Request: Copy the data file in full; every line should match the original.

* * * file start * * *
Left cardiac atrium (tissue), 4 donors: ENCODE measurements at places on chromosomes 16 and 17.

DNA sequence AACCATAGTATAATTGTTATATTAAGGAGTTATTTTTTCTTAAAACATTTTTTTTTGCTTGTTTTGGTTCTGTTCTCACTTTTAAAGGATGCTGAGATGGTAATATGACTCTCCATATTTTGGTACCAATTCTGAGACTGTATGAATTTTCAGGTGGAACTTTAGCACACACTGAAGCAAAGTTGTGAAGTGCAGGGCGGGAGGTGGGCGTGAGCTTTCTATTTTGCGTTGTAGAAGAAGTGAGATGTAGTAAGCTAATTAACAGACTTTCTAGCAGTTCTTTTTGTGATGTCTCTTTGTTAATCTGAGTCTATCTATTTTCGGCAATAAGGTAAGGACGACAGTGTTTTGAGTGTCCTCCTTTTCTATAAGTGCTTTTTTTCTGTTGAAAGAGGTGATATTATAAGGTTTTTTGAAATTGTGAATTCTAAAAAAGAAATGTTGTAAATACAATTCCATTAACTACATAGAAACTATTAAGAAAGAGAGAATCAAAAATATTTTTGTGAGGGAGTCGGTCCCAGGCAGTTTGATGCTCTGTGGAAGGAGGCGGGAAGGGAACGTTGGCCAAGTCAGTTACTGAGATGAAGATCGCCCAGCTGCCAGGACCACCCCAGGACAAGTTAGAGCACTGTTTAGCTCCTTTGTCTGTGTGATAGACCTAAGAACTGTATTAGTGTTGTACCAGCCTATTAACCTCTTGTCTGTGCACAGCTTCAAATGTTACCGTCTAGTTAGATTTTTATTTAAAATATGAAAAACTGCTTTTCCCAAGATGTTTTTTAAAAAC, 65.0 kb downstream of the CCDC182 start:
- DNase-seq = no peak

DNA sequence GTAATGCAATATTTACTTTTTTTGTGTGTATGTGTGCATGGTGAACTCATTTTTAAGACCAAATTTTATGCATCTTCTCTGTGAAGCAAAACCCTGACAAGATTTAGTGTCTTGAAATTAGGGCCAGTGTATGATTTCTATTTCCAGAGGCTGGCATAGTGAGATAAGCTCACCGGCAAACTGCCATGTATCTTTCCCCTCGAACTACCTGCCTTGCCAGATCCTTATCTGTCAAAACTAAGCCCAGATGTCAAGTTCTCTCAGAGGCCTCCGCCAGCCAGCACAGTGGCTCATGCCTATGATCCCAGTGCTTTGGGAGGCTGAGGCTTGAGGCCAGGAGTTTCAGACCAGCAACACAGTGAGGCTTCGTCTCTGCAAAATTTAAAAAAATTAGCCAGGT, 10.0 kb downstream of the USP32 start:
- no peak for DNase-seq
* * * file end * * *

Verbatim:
Left cardiac atrium (tissue), 4 donors: ENCODE measurements at places on chromosomes 16 and 17.

DNA sequence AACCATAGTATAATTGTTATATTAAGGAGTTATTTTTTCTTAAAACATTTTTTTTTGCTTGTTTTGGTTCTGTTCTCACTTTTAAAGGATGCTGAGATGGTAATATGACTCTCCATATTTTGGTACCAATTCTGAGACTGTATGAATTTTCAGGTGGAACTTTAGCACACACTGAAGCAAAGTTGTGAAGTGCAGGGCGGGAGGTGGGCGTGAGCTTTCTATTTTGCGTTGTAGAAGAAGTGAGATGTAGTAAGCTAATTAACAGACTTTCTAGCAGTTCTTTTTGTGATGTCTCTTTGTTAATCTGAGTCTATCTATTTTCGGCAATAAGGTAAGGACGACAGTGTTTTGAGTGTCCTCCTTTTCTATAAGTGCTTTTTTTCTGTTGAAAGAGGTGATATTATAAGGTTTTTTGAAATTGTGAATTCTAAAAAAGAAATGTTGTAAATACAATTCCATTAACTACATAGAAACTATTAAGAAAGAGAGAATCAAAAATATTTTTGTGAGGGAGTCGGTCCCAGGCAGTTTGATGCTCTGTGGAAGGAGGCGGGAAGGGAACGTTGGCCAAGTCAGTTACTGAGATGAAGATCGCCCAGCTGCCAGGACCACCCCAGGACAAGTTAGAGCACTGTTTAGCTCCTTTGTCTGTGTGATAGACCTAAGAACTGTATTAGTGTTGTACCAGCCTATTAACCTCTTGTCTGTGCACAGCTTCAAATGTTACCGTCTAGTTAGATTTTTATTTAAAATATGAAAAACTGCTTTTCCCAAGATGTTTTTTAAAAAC, 65.0 kb downstream of the CCDC182 start:
- DNase-seq = no peak

DNA sequence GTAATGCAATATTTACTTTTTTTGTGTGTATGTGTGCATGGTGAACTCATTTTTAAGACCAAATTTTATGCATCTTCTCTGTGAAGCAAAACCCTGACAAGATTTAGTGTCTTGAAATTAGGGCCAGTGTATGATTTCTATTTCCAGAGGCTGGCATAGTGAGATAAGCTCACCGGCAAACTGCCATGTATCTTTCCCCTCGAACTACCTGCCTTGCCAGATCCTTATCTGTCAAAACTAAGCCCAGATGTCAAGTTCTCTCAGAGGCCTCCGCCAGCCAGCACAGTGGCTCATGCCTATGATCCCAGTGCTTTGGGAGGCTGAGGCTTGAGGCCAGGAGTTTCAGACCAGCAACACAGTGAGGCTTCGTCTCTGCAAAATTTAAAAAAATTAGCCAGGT, 10.0 kb downstream of the USP32 start:
- no peak for DNase-seq